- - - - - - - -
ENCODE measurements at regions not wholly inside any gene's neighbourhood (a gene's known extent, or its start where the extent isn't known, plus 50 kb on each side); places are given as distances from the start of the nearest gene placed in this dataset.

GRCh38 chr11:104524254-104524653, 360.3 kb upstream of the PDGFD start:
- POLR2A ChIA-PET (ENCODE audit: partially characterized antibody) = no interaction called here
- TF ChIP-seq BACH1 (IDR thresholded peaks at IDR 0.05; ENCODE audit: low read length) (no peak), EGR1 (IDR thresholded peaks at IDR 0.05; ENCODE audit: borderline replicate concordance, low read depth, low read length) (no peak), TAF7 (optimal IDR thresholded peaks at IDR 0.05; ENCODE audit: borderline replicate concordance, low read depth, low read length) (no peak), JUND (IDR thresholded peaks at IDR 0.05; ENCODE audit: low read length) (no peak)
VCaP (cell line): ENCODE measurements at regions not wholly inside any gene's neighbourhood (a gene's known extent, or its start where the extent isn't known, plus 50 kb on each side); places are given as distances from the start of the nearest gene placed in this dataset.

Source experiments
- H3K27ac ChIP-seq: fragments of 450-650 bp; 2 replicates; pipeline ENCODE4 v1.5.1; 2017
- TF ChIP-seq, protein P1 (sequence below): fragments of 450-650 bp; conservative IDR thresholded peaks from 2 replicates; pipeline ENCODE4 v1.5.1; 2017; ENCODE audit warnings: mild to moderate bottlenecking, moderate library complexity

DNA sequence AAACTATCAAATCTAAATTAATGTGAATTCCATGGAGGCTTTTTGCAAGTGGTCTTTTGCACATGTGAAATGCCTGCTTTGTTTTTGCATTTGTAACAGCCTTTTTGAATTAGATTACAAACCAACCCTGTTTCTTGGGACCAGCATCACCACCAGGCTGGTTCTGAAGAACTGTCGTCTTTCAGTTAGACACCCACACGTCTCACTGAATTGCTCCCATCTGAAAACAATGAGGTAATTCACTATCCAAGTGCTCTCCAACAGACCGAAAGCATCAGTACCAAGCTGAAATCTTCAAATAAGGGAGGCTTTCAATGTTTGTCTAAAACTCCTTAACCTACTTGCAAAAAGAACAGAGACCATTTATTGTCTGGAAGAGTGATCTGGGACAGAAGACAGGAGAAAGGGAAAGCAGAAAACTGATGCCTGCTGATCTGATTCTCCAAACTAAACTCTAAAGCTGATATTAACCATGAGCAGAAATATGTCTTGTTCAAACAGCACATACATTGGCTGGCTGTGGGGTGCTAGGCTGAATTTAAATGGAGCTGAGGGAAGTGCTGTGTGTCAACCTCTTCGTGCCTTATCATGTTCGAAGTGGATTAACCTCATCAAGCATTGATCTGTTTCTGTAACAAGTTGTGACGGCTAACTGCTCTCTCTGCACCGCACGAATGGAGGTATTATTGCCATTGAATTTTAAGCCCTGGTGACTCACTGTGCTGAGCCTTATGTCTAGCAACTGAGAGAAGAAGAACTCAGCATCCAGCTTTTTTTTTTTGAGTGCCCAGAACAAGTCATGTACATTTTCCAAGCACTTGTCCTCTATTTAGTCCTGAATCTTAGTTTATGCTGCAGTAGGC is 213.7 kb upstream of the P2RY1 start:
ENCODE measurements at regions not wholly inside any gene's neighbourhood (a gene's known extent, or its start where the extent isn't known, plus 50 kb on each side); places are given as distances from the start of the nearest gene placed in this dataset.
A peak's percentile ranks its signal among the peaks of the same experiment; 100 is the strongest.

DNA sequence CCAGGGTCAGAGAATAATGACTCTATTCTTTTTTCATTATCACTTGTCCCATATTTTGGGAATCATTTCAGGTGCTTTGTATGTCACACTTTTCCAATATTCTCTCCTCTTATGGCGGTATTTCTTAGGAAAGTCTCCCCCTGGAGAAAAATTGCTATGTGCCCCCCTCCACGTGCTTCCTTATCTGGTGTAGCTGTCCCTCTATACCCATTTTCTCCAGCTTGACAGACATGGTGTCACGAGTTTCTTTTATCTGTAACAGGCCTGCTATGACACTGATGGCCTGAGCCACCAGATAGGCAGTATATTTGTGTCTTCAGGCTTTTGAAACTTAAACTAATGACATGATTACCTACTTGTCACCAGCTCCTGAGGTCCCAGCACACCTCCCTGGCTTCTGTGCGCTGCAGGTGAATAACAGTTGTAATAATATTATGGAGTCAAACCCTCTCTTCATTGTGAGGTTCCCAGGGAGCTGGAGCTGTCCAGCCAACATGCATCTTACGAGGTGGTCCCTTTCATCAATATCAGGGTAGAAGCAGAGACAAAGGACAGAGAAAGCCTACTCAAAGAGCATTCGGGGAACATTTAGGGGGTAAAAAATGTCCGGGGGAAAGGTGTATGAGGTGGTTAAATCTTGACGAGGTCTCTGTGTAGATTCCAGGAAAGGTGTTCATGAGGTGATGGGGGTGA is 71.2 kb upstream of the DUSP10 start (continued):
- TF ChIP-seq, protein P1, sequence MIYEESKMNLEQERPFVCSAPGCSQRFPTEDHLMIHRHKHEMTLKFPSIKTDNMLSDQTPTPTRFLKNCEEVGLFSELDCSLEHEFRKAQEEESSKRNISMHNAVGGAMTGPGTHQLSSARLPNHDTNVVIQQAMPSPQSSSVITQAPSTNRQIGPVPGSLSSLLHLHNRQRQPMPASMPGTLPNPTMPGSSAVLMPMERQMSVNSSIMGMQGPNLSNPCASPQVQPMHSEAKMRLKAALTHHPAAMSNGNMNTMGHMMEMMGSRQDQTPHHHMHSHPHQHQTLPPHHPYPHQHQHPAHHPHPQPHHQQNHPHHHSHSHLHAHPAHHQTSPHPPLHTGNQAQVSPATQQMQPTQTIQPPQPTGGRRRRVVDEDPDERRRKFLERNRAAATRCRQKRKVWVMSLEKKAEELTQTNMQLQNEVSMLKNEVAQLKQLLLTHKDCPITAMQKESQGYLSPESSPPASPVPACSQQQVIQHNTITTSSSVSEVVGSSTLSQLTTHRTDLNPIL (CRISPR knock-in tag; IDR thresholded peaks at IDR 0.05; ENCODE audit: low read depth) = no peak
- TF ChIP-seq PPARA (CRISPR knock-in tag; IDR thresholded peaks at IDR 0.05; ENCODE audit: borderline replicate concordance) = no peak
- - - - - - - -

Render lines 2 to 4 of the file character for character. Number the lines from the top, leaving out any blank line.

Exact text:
GRCh38 chr11:104524254-104524653, 360.3 kb upstream of the PDGFD start:
- POLR2A ChIA-PET (ENCODE audit: partially characterized antibody) = no interaction called here
- TF ChIP-seq BACH1 (IDR thresholded peaks at IDR 0.05; ENCODE audit: low read length) (no peak), EGR1 (IDR thresholded peaks at IDR 0.05; ENCODE audit: borderline replicate concordance, low read depth, low read length) (no peak), TAF7 (optimal IDR thresholded peaks at IDR 0.05; ENCODE audit: borderline replicate concordance, low read depth, low read length) (no peak), JUND (IDR thresholded peaks at IDR 0.05; ENCODE audit: low read length) (no peak)